Wake-Up Calls by Connie Gaertner is a sweet coming-of-age novel that highlights the excitement and troubles of puppy love.
Life isn’t all roses for seventeen-year-old Krista, who has just landed her first summer job. “I’m learning that working in a flower shop isn’t a social event,” she says, “but quite often the atmosphere can become tense.” Adding to her tension is the realization that she can’t ignore the inescapable tuggings of her heart when it comes to bad boy Jeff Wellington, whose sun-bleached hair and zest for life override Krista’s logical side. Jeff is all she thinks about—until she meets Mario Watson, the florist’s son. Caught in an unwitting love triangle, Krista spends the rest of her summer figuring out who she is and whom she wants to be with.
Gaertner captures the confusion of first love with perfect clarity. Each chapter unfolds a new dimension of second guesses and leaps of faith as Krista first allows herself to flirt with Jeff but then realizes that he may not be the best choice for her. “I have to be careful about showing interest in Mario,” Krista says. “Besides, I think I like Jeff.”
Gaertner also does an excellent job of depicting teen romance as a whirlpool of change and confusion by painting Jeff as a risk taker who’s not quite ready to be a reliable boyfriend. He has his good side: He rescues a stranger floating in Lake Huron, and he carries heavy packages for elderly ladies without being asked. But he can be controlling. He unchivalrously borrows money from Krista and doesn’t even thank her for it; his temper is quick and moody; and he’s the kind of person who will get someone hurt someday. Jeff’s personality is exactly what attracts Krista, who is intelligent enough to be cautious around him. In fact, she admits, “I’m afraid of Jeff; why am I out sailing with him?”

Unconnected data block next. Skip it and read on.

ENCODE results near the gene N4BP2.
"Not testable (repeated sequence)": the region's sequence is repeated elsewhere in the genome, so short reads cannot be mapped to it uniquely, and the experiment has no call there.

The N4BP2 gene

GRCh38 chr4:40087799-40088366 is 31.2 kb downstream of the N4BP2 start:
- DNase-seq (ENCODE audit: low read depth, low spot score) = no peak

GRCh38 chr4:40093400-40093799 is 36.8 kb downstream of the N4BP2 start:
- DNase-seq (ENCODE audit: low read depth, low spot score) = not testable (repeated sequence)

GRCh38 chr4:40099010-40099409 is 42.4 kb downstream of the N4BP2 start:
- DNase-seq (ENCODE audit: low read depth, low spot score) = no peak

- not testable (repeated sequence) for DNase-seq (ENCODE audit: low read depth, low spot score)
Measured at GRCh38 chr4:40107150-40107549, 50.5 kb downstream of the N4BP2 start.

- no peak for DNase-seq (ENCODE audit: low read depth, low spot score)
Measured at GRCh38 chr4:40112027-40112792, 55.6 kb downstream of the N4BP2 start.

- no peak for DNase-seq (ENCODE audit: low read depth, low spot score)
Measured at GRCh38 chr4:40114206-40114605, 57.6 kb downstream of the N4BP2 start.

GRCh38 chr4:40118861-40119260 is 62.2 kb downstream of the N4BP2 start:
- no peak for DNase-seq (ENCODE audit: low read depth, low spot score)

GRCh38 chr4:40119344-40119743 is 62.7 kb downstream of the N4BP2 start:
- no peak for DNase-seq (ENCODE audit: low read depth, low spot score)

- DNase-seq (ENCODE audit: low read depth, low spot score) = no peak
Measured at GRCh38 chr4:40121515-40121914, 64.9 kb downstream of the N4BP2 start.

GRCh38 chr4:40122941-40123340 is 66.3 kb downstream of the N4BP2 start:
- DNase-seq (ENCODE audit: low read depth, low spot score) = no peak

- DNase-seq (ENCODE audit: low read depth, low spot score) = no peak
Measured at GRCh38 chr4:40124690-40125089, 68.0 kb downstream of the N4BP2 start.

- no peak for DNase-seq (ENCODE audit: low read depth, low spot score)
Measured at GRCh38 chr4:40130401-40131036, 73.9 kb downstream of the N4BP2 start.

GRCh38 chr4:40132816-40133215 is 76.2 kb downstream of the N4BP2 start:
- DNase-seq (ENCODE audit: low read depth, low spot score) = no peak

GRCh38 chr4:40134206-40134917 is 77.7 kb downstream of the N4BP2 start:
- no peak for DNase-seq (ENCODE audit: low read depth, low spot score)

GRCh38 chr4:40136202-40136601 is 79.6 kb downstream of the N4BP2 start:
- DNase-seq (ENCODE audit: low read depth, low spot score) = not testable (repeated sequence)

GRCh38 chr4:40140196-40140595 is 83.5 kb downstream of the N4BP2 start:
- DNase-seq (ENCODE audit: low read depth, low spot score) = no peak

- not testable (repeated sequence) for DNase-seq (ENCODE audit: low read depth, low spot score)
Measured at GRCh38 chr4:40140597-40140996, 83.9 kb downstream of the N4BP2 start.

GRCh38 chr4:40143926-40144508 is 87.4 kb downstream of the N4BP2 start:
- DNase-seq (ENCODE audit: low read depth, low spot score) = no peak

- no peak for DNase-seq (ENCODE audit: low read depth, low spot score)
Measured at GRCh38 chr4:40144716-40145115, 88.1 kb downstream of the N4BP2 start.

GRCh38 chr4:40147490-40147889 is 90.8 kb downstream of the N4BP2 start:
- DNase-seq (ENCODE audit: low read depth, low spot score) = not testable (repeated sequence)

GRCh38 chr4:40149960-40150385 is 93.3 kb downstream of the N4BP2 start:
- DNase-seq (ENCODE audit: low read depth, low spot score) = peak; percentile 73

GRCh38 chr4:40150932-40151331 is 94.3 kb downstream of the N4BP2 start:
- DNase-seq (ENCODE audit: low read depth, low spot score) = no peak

Krista is not the only one with misgivings. Mario, whose “penetrating dark eyes” shift Krista’s loyalties, warns her that “Jeff’s out for a good time. He’ll always save himself, but can he save you?” At first, Krista thinks Mario is treating her like a kid sister. But then she realizes that he has romantic feelings for her. “Our eyes talk to each other, but I doubt if either of us understands what they’re saying.”
Gaertner doesn’t paint Krista as a perfect teen. She makes plenty of mistakes, but with the help of Cheyenne, a colorful character who arranges flowers at the shop, she takes the time to learn from her missteps. This makes her a highly believable and sympathetic character. Since Wake-Up Calls is told in the first person and in the present tense, the reader gets to live each minute with Krista and cheer for her to make the right decision—to find the strength to love responsibly.
Teens who enjoy romance novels will thoroughly enjoy Wake-Up Calls.
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